Bret: Idealism is great unless it sours into fatalism. Or if it demands more than people are willing to give. I worry that the current young generation of Greta Thunbergs is merely going to spawn the next generation of cynics and reactionaries. It reminds me of the great Philip Larkin poem, “This Be the Verse”:

They mess you up, your mum and dad.

They may not mean to, but they do.

They fill you with the faults they had

And add some extra, just for you.

For the record, Larkin used an, um, slightly different version of the phrase “mess you up.” Anyway ….

Gail: OK, that is a truly non-cheery poem. Try to repress it.

You know, the holidays tend to be happy-making. A lot of folks go shopping for a tree, look forward to family visits. And in between get-togethers, at least one member of my household of two will point out that there are a ton of good games to watch. That’s the one thing I love about professional sports. Even if darkness descends, there’s a little ray of cheer here when the Patriots win.

Bret: We’re just wrapping up Hanukkah. It’s the miraculous story of Super Bowl XLVI, when the underdog Giants beat the overconfident Patriots the way the Jews beat the Seleucids — assisted by miracle.

Gail: See, there’s always a little sunshine …

Bret: Oh, that reminds me of one thing I am feeling optimistic about. We’re about to get a better mayor in New York, Eric Adams, who, unlike his dumb-as-he-is-tall predecessor, understands that the city won’t thrive until people feel safe, which in turn requires a police force that isn’t afraid to do its job and enforce the law.

Gail: Yeah, the de Blasio departure alone deserves a holiday toast or two.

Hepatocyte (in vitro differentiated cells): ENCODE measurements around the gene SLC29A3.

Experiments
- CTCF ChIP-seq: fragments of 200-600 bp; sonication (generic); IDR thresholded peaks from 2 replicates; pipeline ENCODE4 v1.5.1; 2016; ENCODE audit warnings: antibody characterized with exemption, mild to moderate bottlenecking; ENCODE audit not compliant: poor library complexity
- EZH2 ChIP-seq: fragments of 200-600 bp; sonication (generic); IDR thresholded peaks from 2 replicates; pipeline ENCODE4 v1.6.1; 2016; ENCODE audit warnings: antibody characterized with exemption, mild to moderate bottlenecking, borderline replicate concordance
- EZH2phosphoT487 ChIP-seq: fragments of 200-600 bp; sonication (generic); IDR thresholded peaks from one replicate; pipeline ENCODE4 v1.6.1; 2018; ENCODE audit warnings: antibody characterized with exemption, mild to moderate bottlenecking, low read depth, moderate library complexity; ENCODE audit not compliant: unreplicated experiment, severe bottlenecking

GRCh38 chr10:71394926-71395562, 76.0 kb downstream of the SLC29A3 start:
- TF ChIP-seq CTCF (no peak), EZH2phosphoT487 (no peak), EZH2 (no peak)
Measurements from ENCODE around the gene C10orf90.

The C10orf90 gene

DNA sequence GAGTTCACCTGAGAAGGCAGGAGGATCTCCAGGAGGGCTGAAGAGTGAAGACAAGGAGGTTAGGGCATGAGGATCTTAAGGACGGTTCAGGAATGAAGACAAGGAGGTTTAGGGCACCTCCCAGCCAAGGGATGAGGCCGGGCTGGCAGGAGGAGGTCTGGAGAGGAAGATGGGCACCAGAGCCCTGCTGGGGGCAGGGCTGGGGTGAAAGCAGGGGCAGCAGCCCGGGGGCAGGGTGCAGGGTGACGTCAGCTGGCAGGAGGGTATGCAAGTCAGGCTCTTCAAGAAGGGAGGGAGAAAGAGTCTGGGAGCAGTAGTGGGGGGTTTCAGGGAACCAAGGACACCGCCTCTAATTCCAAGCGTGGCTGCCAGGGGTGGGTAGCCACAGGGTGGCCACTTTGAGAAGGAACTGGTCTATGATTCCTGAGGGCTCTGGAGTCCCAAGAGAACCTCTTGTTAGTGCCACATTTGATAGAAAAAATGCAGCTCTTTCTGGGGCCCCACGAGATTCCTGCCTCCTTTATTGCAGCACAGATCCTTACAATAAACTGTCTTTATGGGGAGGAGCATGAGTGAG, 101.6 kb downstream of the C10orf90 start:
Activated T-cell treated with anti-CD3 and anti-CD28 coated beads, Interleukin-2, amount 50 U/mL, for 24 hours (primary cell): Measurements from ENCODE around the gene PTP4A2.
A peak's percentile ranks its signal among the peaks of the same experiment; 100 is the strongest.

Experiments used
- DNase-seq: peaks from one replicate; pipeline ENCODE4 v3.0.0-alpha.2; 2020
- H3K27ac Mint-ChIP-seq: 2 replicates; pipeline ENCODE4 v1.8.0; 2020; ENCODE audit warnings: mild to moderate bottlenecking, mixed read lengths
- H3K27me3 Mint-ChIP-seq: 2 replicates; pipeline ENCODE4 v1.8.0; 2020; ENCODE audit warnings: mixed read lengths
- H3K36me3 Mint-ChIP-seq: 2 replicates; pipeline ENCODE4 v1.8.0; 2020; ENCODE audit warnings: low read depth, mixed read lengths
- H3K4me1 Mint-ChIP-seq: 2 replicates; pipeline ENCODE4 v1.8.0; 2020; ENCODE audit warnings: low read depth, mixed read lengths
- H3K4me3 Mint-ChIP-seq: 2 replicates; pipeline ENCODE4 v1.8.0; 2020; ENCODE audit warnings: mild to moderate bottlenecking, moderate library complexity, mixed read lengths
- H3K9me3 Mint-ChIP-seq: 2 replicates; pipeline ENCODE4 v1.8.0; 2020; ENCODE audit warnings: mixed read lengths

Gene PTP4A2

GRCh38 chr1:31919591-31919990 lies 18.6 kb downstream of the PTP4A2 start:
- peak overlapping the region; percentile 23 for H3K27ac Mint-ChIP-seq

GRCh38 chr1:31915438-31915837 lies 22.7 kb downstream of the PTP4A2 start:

Bret: My hope is that his election represents a definite turning away from the kind of progressive governance that’s done so much damage in cities like Chicago, Seattle and San Francisco, and that has also done a lot of damage to the Democratic Party’s reputation. If Adams succeeds, he’s going to be a force to reckon with in American politics. Are your hopes high?

Gail: Sure! We’re about to enter a new year, and the rule is that optimism reigns at least until the second week in January.

But seriously, I think we can celebrate Eric Adams without trashing progressive government. Not when there’s such a long list of conservative mayors, governors and police departments that have made things much worse for their people.

Bret: You may just have a point.

Gail: One last thought, on the passing of Bob Dole. He was hardly a pal but I did follow him around when he was running — haplessly — for president. I didn’t agree with a whole lot of his agenda but I was sort of touched by his … reasonableness. Never got the feeling he was just marching to his own tune and presuming everybody else was out of key.

Bret: Bob Dole would say “Bob Dole thanks you for your kindness, Gail.” He represented an era of political collegiality that I miss.

Gail: So many Republicans now that we Democrats can’t imagine sitting down with for a drink or friendly chat.

Present company most definitely excluded.

Bret: Except I’m not a Republican anymore! But I’m always up for a drink.

Gail Collins is an Op-Ed columnist and a former member of the editorial board, and was the first woman to serve as the Times editorial page editor, from 2001 to 2007.

Bret Stephens has been an Opinion columnist with The Times since April 2017. He won a Pulitzer Prize for commentary at The Wall Street Journal in 2013 and was previously editor in chief of The Jerusalem Post.